Apr 27, 2015 - 4:57pm
This article first appeared in ABC's The Drum on 27 April 2015.
CEO, The Climate Institute
Australian investment managers have a mixed record when it comes to managing climate and carbon pollution risks.
An index of how the world's top 500 superannuation, sovereign wealth and insurance funds manage these risks was released this morning. The latest Asset Owner's Disclosure Project (AODP) index reveals how some of our superannuation funds are making world-leading efforts to invest for the future, while others appear to be hoping that the whole "climate change" thing will go away.
Australia's Local Government Super came top of the worldwide index. It's one of just nine asset owners who received a "AAA" rating. Australian Super, the country's biggest superannuation manager, also attained this level.
Australia received a "B" rating overall when AODP aggregated the mean scores of each country's funds, placing us second behind Norway, which scored a "BBB".
On the face of it, then, Australia is doing relatively well.
But sadly, it's nowhere near enough. Most Australians' retirement nest eggs are still financing the sorts of polluting projects that the world increasingly is turning away from.
Many would have no idea that their hard-earned retirement savings may be funding investments in coal mines and power stations. Last week, Essential Polling found a minority of Australians backed their superannuation going into fossil fuels, while 80 per cent support renewable energy investments. Very few would get a breakdown from their fund on these investments. Globally only 7 per cent of funds even calculate the carbon footprint of their investments.
Australian funds like Telstra Super and the Retail Employees Super Trust, as well as Australia's Future Fund, scored Ds or Xs in the AODP Index for their lack of transparency or attention.
There is a clear-cut case that asset owners and investment managers - especially those with a long-term mandate - need to carefully consider carbon and climate change as a financial risk.
Some of this financial risk arises from what's commonly called "stranded assets". Work by UK-based Carbon Tracker Initiative has identified that the vast majority of the world's fossil fuel reserves cannot be burnt if the world is to meet the internationally agreed goal of avoiding 2 degree warming above pre-industrial levels.CSIRO has already highlighted Australia is feeling costly impacts
from greater storms, bushfires and heatwaves at just one degree warming. Similar impacts are being felt worldwide so the incentive for action, and its benefits, is accelerating.
Action is building on numerous fronts. Outside of Australia clean energy and carbon constraint policies are growing. The costs of alternative technologies are plummeting. Social pressure through local campaigns and the divestment movement is escalating.
And yet much of these reserves remain on the books of companies in which many of us are invested through our super funds. What happens when markets realise that the value of those assets can't be realised? If there is a rush to the exit from companies and projects that are exposed to these risks, will your fund get out of the door in time?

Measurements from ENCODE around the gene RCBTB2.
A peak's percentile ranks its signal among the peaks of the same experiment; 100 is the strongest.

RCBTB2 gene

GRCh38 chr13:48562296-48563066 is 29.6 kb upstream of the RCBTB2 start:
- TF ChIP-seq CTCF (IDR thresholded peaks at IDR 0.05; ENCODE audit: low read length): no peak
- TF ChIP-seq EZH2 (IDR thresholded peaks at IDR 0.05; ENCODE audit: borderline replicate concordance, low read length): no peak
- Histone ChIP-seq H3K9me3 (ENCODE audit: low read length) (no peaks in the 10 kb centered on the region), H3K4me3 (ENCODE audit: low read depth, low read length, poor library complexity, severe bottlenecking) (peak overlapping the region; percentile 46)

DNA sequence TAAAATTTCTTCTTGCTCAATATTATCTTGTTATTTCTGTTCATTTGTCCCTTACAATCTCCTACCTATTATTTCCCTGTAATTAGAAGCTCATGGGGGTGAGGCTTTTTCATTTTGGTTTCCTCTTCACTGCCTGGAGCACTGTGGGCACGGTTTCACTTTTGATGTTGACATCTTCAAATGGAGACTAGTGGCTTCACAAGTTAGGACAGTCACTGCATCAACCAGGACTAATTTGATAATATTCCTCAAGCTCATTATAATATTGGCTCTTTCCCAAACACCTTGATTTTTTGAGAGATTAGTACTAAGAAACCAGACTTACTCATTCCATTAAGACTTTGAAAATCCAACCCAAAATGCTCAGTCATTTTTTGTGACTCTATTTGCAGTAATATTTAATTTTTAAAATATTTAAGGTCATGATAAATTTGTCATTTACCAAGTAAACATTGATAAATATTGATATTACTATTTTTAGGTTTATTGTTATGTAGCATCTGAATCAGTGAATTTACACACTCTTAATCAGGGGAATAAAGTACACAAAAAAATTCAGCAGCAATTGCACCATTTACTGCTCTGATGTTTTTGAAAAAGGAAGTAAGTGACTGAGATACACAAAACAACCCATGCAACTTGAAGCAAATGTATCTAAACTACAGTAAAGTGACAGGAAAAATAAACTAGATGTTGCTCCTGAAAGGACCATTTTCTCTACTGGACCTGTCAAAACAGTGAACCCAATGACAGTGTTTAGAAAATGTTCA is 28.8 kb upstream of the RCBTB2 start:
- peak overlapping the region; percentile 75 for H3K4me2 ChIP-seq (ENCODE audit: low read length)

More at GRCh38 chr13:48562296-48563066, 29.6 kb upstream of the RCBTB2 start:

Stranded assets are just one form of climate risk. There are risks from climate change itself; such as damage to key infrastructure and investments.There are potentially numerous secondary effects: what might concerted global climate action mean for Australia's long-term economic performance? Most funds are heavily invested in Australian assets.
Trustees and others charged with managing retirement funds have a "fiduciary duty" to look after the "best interests" of those they're investing for. Us. It's become clear that this now includes a requirement to carefully consider these risks, but action is mixed.
With growing public campaigns and crucial international climate negotiations in Paris looming at the end of 2015, the last twelve months saw many positive announcements from funds and their industry associations.
However the AODP Index looks past announcements to action.
Over the last year only 1.4 per cent could demonstrate they decreased the carbon intensity of their investments. Almost half of the 500 funds rated received an "X" rating for having no information available at all.
But there are signs of hope that we could be reaching a tipping point in the gambles being taken with our retirement nest eggs and future prosperity.
Top rated funds are beginning to protect their investments through strategies including engaging with the companies in which they own shares, divesting of heavily carbon-exposed assets, or deploying hedging strategies. A global investment architecture of climate bonds and low carbon investment registers is emerging.
Indeed if all funds invested as the "AAA" funds did we would be well on the way to tackling the risks and grabbing the opportunities of our climate change challenge. Achieving that outcome will require considerable improvement from those who manage our retirement funds, and increased attention to their management from us. More than our retirement is at stake
John Connor was CEO of The Climate Institute from 2007 to March 2017. Whilst qualified as a lawyer, John has spent over twenty years working in a variety of policy and advocacy roles with organisations including World Vision, Make Poverty History, the Australian Conservation Foundation and the NSW Nature Conservation Council. Since joining The Climate Institute in 2007 John has been a leading analyst and commentator on the rollercoaster that has been Australia’s domestic and international carbon policy and overseen the Institute’s additional focus on institutional investors and climate risk. John has also worked on numerous government and business advisory panels.